Photo of man tackling tinnitus metaphorically when he's really tackling a quarterback.

Over 45 million people in US are affected by tinnitus according to the National Tinnitus Association. If you have it, don’t worry you are not alone. It’s often unclear why people get tinnitus and there is no cure. Discovering ways to manage it is the secret to living with it, for most. A perfect place to begin to tackle tinnitus is the ultimate checklist.

Getting to Know Tinnitus

About one in five people are living everyday hearing sounds that no one else can hear because they suffer from tinnitus. The perception of a phantom sound caused by an inherent medical issue is the medical definition of tinnitus. In other words, it’s a symptom, not an illness itself.

Hearing loss is the most common reason people get tinnitus. Think of it as the brain’s way of filling in some gaps. A lot of the time, your brain works to translate the sound you hear and then determines if you need to know about it. For example, your spouse talking to you is just sound waves until the inner ear converts them into electrical signals. The electrical signals are translated into words you can understand by the brain.

Sound is everywhere around you, but you don’t “hear” it all. The brain filters out the noise it doesn’t think is important to you. You may not hear the wind blowing, as an example. You can feel it, but the brain masks the sound of it passing by your ears because it’s not essential that you hear it. It would be confusing and distracting if you heard every sound.

There are less electrical signals for the brain to interpret when someone suffers from hearing loss. The brain expects them, but due to injury in the inner ear, they never arrive. When that takes place, the brain may try to create a sound of its own to fill that space.

For tinnitus suffers, that sound is:

  • Ringing
  • Clicking
  • Roaring
  • Buzzing
  • Hissing

The phantom noise may be high pitched, low pitched, loud or soft.

Hearing loss is not the only reason you might have tinnitus. Here are some other possible factors:

  • Malformed capillaries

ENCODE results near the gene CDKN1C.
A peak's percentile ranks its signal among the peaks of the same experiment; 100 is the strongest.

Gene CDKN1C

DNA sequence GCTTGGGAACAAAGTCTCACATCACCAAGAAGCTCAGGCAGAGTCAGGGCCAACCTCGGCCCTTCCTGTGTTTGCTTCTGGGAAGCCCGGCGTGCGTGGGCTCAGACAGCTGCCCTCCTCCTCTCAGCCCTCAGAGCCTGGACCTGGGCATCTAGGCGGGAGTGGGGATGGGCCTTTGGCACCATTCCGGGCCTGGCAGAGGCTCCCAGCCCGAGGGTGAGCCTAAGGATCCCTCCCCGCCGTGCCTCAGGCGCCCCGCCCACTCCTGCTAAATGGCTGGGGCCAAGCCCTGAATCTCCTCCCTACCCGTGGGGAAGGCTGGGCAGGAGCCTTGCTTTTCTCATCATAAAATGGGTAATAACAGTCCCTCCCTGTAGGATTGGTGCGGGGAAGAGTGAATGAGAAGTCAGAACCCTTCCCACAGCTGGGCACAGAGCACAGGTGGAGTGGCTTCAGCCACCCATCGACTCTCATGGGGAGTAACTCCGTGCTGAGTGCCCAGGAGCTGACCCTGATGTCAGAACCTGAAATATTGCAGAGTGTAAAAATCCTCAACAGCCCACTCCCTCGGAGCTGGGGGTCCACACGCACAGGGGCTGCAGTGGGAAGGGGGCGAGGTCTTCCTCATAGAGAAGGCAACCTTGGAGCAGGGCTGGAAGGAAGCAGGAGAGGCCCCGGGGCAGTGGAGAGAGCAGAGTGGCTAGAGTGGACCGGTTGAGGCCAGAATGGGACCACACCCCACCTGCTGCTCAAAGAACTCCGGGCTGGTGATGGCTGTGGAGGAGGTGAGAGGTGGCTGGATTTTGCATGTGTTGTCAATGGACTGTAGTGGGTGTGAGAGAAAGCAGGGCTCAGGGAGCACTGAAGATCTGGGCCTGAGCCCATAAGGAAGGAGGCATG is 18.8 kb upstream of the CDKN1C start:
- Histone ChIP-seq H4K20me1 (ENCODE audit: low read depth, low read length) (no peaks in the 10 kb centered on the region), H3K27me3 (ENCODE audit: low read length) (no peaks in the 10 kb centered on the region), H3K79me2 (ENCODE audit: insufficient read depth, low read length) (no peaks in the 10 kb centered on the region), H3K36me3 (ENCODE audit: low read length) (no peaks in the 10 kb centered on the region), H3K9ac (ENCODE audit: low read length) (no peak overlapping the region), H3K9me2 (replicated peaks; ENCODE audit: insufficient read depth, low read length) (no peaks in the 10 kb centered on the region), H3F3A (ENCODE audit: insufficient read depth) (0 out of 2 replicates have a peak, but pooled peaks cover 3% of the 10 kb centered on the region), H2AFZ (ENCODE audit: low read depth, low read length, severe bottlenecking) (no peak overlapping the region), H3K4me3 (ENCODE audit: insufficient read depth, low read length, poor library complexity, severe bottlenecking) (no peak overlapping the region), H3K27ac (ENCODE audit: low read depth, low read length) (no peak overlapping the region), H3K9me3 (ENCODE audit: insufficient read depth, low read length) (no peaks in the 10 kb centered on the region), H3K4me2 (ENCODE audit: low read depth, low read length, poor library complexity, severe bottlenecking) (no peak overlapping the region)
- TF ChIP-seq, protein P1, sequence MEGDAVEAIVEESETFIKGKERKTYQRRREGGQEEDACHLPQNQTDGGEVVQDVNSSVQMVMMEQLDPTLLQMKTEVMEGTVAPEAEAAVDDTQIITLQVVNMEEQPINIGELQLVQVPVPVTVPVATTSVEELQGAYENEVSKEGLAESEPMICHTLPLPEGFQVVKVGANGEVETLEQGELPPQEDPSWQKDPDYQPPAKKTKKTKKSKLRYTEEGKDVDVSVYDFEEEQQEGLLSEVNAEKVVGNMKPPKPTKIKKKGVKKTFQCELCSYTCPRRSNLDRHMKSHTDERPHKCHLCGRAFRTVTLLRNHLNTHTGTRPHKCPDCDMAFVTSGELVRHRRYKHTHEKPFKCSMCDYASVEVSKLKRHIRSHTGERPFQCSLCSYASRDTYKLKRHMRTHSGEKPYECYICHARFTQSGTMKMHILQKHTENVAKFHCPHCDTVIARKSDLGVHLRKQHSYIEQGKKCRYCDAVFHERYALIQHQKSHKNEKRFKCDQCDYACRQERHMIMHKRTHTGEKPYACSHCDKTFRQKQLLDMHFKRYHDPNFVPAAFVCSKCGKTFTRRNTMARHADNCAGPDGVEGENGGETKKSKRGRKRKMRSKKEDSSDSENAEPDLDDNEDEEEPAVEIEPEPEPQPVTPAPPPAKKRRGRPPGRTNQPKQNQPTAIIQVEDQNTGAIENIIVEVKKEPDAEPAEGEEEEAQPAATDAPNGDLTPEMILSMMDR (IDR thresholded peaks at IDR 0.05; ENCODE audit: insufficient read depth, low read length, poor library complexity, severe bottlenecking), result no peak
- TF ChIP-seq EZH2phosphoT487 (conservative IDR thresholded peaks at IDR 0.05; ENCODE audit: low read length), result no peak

• Tumor in the head or neck
  • High blood pressure
  • Atherosclerosis
  • TMJ disorder
  • Head injury
  • Loud noises near you
  • Acoustic neuroma
  • Earwax accumulation
  • Medication
  • Neck injury
  • Meniere’s disease
  • Poor blood flow in the neck
  • Ear bone changes

Although physically harmless, Anxiety and depression have been connected to tinnitus and can cause complications like difficulty sleeping and high blood pressure.

Prevention is Your Ear’s Best Friend

Prevention is how you prevent an issue as with most things. Protecting your ears decreases your risk of hearing loss later in life. Tricks to protect your hearing health include:

  • Reducing the amount of time you spend wearing headphones or earbuds.
  • Consulting a doctor if you have an ear infection.
  • Avoiding long-term exposure to loud noises at work or home.

Get your hearing examined every few years, also. The test not only alerts you to a hearing loss problem, but it allows you to get treatment or make lifestyle adjustments to avoid further damage.

If You do Hear The Ringing

Ringing means you have tinnitus, but it doesn’t help you understand why you have it or how you got it. You can understand more with a little trial and error.

Avoid wearing headphones or earbuds altogether and see if the sound stops after a while.

Take a close look at your noise exposure. Were you around loud noise the night before the ringing began? Did you, for example:

  • Go to a concert
  • Listen to the music of TV with headphones or earbuds
  • Attend a party
  • Work or sit next to an unusually loud noise

The tinnitus is most likely temporary if you answered yes to any of these situations.

If The Tinnitus Doesn’t go Away

Getting an ear exam would be the next step. Some possible causes your physician will look for are:

  • Ear wax
  • Inflammation
  • Ear damage
  • Stress levels
  • Infection

Here are some particular medications that could cause this problem too:

  • Antibiotics
  • Aspirin
  • Antidepressants
  • Water pills
  • Cancer Meds
  • Quinine medications

The tinnitus could go away if you make a change.

You can schedule a hearing exam if you can’t find any other evident cause. If you do have hearing loss, hearing aids can lessen the ringing and better your situation.

Treating Tinnitus

Because tinnitus is a side effect and not a disease, treating the cause is the first step. The tinnitus should go away once you take the correct medication if you have high blood pressure.

For some people, the only answer is to deal with the tinnitus, which means looking for ways to control it. A useful tool is a white noise machine. The ringing stops when the white noise takes the place of the sound the brain is missing. You can also get the same result from a fan or dehumidifier.

Another approach is tinnitus retraining. You wear a device that produces a tone to mask the frequencies of the tinnitus. It can teach you not to focus on it.

You will also need to find ways to avoid tinnitus triggers. They are not the same for each person, so start keeping a diary. When the tinnitus begins, write down everything right before you heard the ringing.

  • What sound did you hear?
  • What were you doing?
  • What did you eat or drink?

The diary will help you to find patterns. You would know to order something different if you drank a double espresso each time because caffeine is a known trigger.

Your quality of life is affected by tinnitus so your best hope is finding a way to eliminate it or at least minimize its impact. To find out more about your tinnitus, schedule an appointment with a hearing care specialist today.

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